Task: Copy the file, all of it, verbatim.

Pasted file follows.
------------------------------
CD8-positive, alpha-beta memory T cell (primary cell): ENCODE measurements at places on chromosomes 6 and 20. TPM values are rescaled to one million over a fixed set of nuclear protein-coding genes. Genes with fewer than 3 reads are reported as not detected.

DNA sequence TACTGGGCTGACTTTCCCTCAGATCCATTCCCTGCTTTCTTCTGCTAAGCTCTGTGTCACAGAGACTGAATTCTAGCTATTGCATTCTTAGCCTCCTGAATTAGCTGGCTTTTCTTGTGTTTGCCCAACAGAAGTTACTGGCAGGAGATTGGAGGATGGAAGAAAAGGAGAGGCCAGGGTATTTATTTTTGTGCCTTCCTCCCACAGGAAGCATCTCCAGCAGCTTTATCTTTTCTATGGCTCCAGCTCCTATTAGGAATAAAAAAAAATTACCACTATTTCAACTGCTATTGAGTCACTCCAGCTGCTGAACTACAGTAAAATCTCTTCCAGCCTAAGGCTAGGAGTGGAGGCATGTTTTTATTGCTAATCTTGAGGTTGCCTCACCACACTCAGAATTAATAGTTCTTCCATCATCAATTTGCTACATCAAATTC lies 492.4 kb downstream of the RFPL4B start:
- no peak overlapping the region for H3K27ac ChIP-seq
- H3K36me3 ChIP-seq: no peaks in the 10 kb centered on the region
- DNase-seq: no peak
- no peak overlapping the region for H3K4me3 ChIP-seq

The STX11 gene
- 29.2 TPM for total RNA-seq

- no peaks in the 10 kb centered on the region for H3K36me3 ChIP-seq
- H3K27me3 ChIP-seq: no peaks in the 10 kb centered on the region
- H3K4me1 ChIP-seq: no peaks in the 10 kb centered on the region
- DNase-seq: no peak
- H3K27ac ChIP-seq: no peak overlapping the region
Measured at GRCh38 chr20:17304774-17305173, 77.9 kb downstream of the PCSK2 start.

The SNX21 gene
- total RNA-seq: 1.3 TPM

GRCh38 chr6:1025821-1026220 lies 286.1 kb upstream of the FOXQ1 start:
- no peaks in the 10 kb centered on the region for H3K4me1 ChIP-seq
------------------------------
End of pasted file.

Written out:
CD8-positive, alpha-beta memory T cell (primary cell): ENCODE measurements at places on chromosomes 6 and 20. TPM values are rescaled to one million over a fixed set of nuclear protein-coding genes. Genes with fewer than 3 reads are reported as not detected.

DNA sequence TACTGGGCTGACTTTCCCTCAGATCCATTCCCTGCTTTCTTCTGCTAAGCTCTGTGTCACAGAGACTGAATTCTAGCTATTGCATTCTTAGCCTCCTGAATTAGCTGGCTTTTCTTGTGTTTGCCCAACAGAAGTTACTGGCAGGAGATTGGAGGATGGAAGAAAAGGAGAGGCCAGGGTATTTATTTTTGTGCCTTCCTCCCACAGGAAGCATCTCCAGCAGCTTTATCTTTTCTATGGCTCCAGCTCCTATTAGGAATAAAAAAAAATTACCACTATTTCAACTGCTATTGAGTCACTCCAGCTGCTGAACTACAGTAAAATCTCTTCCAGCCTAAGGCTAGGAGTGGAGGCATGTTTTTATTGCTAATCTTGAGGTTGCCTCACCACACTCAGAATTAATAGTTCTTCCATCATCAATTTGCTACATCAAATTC lies 492.4 kb downstream of the RFPL4B start:
- no peak overlapping the region for H3K27ac ChIP-seq
- H3K36me3 ChIP-seq: no peaks in the 10 kb centered on the region
- DNase-seq: no peak
- no peak overlapping the region for H3K4me3 ChIP-seq

The STX11 gene
- 29.2 TPM for total RNA-seq

- no peaks in the 10 kb centered on the region for H3K36me3 ChIP-seq
- H3K27me3 ChIP-seq: no peaks in the 10 kb centered on the region
- H3K4me1 ChIP-seq: no peaks in the 10 kb centered on the region
- DNase-seq: no peak
- H3K27ac ChIP-seq: no peak overlapping the region
Measured at GRCh38 chr20:17304774-17305173, 77.9 kb downstream of the PCSK2 start.

The SNX21 gene
- total RNA-seq: 1.3 TPM

GRCh38 chr6:1025821-1026220 lies 286.1 kb upstream of the FOXQ1 start:
- no peaks in the 10 kb centered on the region for H3K4me1 ChIP-seq